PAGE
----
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Monday, May 3, 2010


Vampires in antic time
The vampire legend dates back to the earliest times of human civilization to the Assyrians, the Babylonians, and other peoples of the ancient Orient. The original vampire was not like the sophisticated, suave European aristocrat that we know of today. The vampire, at its origins, was a monster.

The bloodsucking Akhkharu is mentioned in the Sumerian mythology and later vampire-like spirits called the Lilu in Babylonian demonology. These female demons were said to roam during the hours of darkness, hunting and killing newborn babies and pregnant women. One of these demons, named Lilitu, was later adapted into Jewish demonology as Lilith.

In northern India could be found the BrahmarākŞhasa, a vampire-like creature with a head encircled by intestines and a skull from which it drank blood. Tales of Vetalas and pisachas, ghoul-like beings that inhabit corpses, are found in old Sanskrit folklore. A prominent story tells of King Vikramāditya and his nightly quests to capture an elusive Vetala. The stories of the Vetala have been compiled in the book Baital Pachisi The vetala is an undead, who like the bat associated with modern day vampire, is associated with hanging upside down on trees found in cremation grounds and cemeteries.

The hopping corpse is an equivalent of the vampire in Chinese tradition; however, it consumes the victim's life essence (qì) rather than blood.

The Ancient Egyptian goddess Sekhmet in one myth became full of bloodlust after slaughtering humans and was only sated after drinking alcohol colored as blood.

In Homer's Odyssey, the shades that Odysseus meets on his journey to the underworld are lured to the blood of freshly sacrificed rams, a fact that Odysseus uses to his advantage to summon the shade of Tiresias.

The strix, a nocturnal bird that fed on human flesh and blood is mentioned in Roman tales. The Romanian word for vampires, strigoi, is derived from the word, and so is the name of the Albanian Shtriga, but the myths about those creatures show mainly Slavic influence.

In the Old Russian anti-pagan work Word of saint Grigoriy (written in the 11th-12th century), it is claimed that polytheistic Russians made sacrifices to vampires.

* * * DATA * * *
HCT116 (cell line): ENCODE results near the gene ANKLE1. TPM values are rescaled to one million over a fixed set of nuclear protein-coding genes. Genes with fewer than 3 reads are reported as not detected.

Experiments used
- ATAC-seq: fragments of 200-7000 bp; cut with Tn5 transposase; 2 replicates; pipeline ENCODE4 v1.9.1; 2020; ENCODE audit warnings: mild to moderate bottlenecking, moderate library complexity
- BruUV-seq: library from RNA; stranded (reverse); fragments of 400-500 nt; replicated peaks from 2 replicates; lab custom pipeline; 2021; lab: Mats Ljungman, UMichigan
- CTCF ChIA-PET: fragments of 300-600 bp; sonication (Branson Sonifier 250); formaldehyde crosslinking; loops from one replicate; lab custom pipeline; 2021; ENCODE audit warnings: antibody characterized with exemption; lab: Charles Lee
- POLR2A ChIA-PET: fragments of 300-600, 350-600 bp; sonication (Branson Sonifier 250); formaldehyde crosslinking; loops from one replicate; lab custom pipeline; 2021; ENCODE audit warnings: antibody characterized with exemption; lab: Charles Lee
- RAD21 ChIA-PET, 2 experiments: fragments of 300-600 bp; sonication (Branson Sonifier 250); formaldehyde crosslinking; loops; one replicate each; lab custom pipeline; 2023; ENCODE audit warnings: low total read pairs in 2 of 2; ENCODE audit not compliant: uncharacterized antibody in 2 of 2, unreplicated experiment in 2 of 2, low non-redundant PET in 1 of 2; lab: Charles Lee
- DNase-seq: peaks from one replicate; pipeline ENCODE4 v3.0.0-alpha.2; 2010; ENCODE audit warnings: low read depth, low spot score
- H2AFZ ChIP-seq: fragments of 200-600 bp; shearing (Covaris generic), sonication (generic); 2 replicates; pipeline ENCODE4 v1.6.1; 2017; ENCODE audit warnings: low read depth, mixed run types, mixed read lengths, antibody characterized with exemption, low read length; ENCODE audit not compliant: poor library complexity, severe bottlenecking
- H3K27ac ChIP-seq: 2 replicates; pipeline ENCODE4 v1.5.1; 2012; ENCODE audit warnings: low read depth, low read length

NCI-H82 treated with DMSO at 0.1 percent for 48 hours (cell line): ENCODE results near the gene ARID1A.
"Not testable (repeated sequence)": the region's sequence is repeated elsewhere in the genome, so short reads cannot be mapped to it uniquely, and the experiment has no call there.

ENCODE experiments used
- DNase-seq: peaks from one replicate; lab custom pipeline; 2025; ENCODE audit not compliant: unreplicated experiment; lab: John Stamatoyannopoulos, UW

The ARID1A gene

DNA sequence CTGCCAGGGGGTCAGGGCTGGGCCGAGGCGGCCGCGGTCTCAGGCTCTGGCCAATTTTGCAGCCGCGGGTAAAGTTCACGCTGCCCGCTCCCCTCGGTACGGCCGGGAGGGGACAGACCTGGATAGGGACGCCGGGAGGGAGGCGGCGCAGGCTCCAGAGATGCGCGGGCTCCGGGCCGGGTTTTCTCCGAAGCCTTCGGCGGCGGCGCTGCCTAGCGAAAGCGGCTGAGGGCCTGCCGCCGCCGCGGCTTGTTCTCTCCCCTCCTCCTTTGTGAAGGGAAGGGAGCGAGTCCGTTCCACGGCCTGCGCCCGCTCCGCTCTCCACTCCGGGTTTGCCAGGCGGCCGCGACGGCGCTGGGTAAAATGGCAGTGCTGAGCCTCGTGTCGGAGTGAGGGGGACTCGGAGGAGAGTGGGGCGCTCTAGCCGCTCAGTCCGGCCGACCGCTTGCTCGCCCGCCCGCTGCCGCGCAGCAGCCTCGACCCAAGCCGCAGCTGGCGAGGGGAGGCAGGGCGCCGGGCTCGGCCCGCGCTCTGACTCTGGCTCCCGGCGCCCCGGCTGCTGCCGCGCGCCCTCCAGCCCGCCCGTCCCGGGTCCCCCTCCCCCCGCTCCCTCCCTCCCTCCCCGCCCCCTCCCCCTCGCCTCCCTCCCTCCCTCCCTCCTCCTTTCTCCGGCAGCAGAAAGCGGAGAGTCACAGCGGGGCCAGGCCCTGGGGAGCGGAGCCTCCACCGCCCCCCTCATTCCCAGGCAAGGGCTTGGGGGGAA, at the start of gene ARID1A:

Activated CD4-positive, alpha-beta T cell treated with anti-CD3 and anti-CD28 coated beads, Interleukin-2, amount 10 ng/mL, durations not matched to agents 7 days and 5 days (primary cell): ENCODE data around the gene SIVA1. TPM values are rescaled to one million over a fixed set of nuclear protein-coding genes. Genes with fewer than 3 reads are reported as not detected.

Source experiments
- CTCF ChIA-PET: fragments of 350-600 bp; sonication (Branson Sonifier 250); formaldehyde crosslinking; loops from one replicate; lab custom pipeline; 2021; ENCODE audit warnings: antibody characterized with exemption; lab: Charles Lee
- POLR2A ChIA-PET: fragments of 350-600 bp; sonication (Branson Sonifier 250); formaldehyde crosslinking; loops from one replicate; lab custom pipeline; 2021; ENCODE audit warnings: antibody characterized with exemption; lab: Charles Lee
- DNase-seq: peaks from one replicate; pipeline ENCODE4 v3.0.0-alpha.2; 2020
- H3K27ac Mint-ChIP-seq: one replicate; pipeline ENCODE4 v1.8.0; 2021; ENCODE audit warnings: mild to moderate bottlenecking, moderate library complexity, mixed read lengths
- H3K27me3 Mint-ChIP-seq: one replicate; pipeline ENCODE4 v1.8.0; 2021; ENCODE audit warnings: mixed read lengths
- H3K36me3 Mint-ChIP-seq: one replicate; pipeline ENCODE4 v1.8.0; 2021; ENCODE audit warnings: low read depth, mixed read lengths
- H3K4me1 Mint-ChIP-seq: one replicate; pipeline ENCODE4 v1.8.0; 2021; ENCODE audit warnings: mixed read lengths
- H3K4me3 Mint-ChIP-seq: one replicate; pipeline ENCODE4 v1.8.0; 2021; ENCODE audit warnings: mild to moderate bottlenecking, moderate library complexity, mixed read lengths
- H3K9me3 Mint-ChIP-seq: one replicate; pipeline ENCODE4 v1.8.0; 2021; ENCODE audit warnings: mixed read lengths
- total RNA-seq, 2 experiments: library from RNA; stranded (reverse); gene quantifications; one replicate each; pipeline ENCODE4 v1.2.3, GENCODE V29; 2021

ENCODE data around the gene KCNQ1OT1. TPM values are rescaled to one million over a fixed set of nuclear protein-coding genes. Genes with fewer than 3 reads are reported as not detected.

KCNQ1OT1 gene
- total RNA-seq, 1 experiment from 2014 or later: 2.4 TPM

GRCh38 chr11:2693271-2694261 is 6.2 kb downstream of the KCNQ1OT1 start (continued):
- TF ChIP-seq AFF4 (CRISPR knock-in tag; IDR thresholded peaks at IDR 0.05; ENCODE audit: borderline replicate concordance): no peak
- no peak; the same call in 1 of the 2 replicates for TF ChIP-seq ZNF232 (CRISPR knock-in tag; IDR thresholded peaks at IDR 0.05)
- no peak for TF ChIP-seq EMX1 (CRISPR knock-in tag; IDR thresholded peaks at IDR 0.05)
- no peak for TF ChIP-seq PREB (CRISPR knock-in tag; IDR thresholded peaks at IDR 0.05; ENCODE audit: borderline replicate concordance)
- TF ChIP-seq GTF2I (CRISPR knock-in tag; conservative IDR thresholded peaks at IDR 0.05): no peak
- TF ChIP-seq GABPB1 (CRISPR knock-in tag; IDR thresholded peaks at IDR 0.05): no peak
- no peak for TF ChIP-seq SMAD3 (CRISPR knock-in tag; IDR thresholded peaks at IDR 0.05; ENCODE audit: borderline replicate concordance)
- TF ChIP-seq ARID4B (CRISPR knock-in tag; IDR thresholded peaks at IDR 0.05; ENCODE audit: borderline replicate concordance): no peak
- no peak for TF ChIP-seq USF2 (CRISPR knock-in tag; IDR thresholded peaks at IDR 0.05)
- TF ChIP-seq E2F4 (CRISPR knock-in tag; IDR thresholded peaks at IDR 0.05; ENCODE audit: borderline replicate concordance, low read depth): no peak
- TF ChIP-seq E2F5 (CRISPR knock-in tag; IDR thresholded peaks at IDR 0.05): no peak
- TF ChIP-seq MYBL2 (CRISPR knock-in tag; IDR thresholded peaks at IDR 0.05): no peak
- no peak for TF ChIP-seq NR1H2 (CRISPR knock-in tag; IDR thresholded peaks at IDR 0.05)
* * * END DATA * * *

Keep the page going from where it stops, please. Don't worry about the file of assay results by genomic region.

As an example of the existence and prominence of similar legends at later times, it can be noted that 12th century English historians and chroniclers Walter Map and William of Newburgh recorded accounts of revenants that arguably bear some resemblance to East European vampires.

The 18th century controversy

During the 18th century there was a major vampire scare in Eastern Europe. Even government officials frequently got dragged into the hunting and staking of vampires.

It all started with an outbreak of alleged vampire attacks in East Prussia in 1721 and in the Habsburg Monarchy from 1725 to 1734. Two famous cases involved Peter Plogojowitz andArnold Paole. As the story goes, Plogojowitz died at the age of 62, but came back a couple of times after his death asking his son for food. When the son refused, he was found dead the next day. Soon Plogojowitz returned and attacked some neighbours who died from loss of blood.

In the other famous case, Arnold Paole, an ex-soldier turned farmer who had allegedly been attacked by a vampire years before, died while haying. After his death, people began to die, and it was believed by everyone that Paole had returned to prey on the neighbours.

These two incidents were extremely well documented. Government officials examined the cases and the bodies, wrote them up in reports, and books were published afterwards of the Paole case and distributed around Europe. The controversy raged for a generation.

The problem was exacerbated by rural epidemics of so-claimed vampire attacks, with locals digging up bodies. Many scholars said vampires did not exist, and attributed reports to premature burial, or rabies.

Nonetheless, Dom Augustine Calmet, a well-respected French theologian and scholar, put together a carefully thought out treatise in 1746, which was at least ambiguous concerning the existence of vampires, if not admitting it explicitly.

He amassed reports of vampire incidents and numerous readers, including both a critical Voltaire and supportive demonologists, interpreted the treatise as claiming that vampires exist.

According to some recent research, and judging from the second edition of the work in 1751, Calmet was actually somewhat sceptical towards the vampire concept as a whole. He did acknowledge that parts of the reports, such as the preservation of corpses, might be true. Whatever his personal convictions were, Calmet's apparent support for vampire belief had considerable influence on other scholars at the time.

Eventually, Empress Maria Theresa of Austria sent her personal physician, Gerhard van Swieten, to investigate. He concluded that there was no sign that vampires exist, and the Empress passed laws prohibiting the opening of graves and desecration of bodies. This marked the end of the vampire epidemics. By then, though, many knew about vampires, and soon authors would adopt and adapt the concept of vampire, making it known to the general public.